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Graham MacAree | December 19, 2012

Appearance tyrannises over truth

Cost control in the Premier League

The Premier League have announced a 'deal in principle' to introduce new rules designed to control costs, marking the end of an era in which clubs frequently incurred massive losses. But although the time of financial doping is coming to a close, it remains entirely unclear whether the move will make English football any fairer.

Cost control in the Premier League. On the face of it, it's an attractive proposition. One merely has to look at Manchester City, staring at a cumulative loss of nearly £300 million over their past two seasons despite participation in the Champions League and topping the table in 2011/12, or Chelsea, who made their first profit of the Roman Abramovich era last season after a decade of massive spending, to realise that money dominates the English game.

And the heavy spenders who succeed aren't even the worst of it. The lower divisions are a graveyard of clubs who reached for the stars and fell short. Bradford City, the minnows who beat Arsenal in the quarterfinals of the League Cup last week and currently the lowest ranked former-Premier League side, are in League Two primarily because they overplayed their hand in the top flight and paid a hefty price. Portsmouth's overspending has been catastrophic, we haven't seen Leeds United in the Premier League for the better part of ten years and even the likes of Aston Villa have fallen from European grace thanks to an over-inflated wage bill around the turn of the decade.

Seeing of Chelsea and Manchester City leverage their hyper-rich owners into a competitive advantage is thoroughly disheartening for everyone else. Why not strip that away?

So far, the challenge looks straightforward. We should aim to prevent a repeat of Portsmouth, where a club desperate for short-term success spends so much on a fleeting moment of glory that they began imploding under their self-imposed burden almost immediately. We should also try to stop 'suger-daddy' clubs from turning the Premier League into their own little playground. Seeing the likes of Chelsea and Manchester City leverage their hyper-rich owners into a competitive advantage is thoroughly disheartening for everyone else. Why not strip that advantage away?

Tuesday's announcement that 18 of the 20 Premier League teams have agreed in principle to cost-control measures would seem to be a step in the correct direction. Although there's not a concrete plan in place, the BBC is reporting that two schemes are under consideration — a 'break-even' rule reminiscent of UEFA's Financial Fair Play initiative and a cap on the amount that a club's wage bill can increase year over year.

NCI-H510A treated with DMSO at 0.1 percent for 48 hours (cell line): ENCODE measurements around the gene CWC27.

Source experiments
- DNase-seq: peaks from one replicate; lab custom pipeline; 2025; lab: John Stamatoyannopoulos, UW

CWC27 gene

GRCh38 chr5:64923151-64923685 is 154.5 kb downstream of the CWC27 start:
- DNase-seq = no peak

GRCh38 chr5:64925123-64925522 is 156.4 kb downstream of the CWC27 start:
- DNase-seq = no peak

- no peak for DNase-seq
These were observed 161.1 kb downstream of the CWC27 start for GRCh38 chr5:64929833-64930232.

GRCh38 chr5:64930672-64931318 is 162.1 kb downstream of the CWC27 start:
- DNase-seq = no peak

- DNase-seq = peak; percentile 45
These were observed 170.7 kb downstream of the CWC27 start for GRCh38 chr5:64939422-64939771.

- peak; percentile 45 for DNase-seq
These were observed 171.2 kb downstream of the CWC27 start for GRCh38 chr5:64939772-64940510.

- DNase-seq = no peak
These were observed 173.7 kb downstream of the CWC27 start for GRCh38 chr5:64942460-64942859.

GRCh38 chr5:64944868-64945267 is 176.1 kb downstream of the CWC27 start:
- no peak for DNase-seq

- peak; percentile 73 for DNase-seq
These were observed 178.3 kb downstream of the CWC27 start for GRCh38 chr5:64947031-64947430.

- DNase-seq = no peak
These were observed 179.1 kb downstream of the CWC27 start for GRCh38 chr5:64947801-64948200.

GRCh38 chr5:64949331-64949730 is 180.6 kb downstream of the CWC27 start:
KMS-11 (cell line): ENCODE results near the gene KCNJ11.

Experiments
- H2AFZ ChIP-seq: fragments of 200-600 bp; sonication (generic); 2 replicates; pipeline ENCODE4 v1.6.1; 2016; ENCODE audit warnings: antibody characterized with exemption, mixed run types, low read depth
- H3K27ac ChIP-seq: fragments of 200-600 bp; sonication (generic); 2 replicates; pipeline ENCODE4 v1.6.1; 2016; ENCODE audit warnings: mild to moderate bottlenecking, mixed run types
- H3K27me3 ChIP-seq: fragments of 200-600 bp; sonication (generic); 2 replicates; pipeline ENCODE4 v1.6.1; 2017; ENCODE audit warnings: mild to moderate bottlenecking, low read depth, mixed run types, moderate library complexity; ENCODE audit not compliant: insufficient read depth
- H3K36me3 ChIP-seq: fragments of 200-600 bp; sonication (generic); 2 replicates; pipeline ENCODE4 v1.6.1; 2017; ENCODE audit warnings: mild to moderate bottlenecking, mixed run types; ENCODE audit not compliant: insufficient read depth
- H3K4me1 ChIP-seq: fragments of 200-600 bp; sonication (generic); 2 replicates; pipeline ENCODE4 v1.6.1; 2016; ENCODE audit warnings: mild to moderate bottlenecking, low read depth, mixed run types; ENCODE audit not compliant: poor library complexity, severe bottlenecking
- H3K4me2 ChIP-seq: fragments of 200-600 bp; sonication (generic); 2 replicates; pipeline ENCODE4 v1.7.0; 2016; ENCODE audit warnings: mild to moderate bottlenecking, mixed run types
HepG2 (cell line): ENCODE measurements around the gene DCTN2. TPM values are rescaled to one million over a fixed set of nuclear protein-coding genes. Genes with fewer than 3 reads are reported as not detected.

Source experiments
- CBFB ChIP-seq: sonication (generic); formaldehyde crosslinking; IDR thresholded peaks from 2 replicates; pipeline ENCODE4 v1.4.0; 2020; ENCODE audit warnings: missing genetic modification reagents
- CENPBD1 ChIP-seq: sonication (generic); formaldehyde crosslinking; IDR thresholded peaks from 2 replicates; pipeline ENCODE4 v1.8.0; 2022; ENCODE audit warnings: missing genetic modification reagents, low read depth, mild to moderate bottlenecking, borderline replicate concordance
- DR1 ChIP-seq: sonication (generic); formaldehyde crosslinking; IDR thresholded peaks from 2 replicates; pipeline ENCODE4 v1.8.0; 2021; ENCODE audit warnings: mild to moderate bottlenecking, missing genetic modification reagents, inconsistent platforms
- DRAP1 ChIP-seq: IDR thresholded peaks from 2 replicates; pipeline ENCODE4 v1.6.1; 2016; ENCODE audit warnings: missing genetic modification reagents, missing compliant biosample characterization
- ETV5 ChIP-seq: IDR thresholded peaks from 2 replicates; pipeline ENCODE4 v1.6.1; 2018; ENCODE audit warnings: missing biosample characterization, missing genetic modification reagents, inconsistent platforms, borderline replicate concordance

Who were the dissenters? Heavy spenders Manchester City, who lost £98 million last season while winning the Premier League are not a surprise to see on here. But those expecting to find Chelsea, the other major villain on the trophy-buying front, saying 'no' to the proposal will be surprised to see that it is in fact 13th place Fulham protesting against the plan.

Mohamed Al-Fayed — Ian Walton / Getty Images

Fulham are, on the face of it, a club that would only stand to gain from these new regulations. They're not heavy spenders — their wage bill places them comfortably mid-table although they're losing money and reliant on the generosity of their owner, Mohamed Al-Fayed — the windfall that they're about to receive from the Premier League's massively improved television deal, which comes into effect next season, means that they're hugely unlikely to fall afoul of the proposed break-even clause.

And for that matter, why would a team like Chelsea support a cost-control scheme? The West Londoners have a deserved reputation for spending implausible, sometimes even foolish, sums on players in their pursuit of silverware. That their shopping spree has paid off handsomely should make the club even more resistant to attempts to curtail Roman Abramovich's sporadic forays into transfer market madness.

Yet the Blues were key players in pushing for FFP in Europe, and they're clearly not against a similar plan in the Premier League. And that should worry people. If Chelsea support the proposal, it's because it's in their best interests to do so, rather than out of some new-found sense of altruism and sportsmanship.

While 'smaller' clubs seek to level the domestic playing field, the dominant parties will attempt to maintain their advantage at all costs. This is not an unwinnable position — should Liverpool, Manchesters United and City, Chelsea, Arsenal and Tottenham unite in opposition to cost-control measures, they only need one of the smaller clubs (Fulham, in this case) to join them before the proposal gets shot down. But they didn't do this.

*Sale of Highbury flats (£156 million) not included.

Why?

The obvious answer is that cost-control benefits the 'big' clubs as much if not more than the smaller ones. Take the break-even rule, for example. If clubs could only spend exactly as much as they brought in, Table 1 describes how much money would have been available for each Premier League side in 2011, the most recent date for which the Guardian provides detailed figures.

Under a break-even system, the top four clubs (the old big four) are able to spend almost as much as the rest of the league combined. Add Manchester City and Spurs to that list and you have the top 30 percent of clubs spending 60 percent of the league total. Let's imagine a break-even clause was introduced for the 2010/11 season, however. How would it have changed things?

We'll have to make some assumptions for what's essentially a back-of-the-envelope sketch. Let's ignore all other considerations but wages in terms of spending (transfer fees, which should be a major consideration, are out, alas — although it's reasonable to assume that they're closely correlated with wages), and let's assume that if teams follow the break-even rule, their wage bill would be an exact function of their turnover. We can then compare actual spending in 2010/11 with what might have happened in our alternative scenario (see Table 2, which compares each team's share of overall turnover with their share of the total wage burden).

Mid-table and lower sides don't appear to be benefiting at all under the new scheme.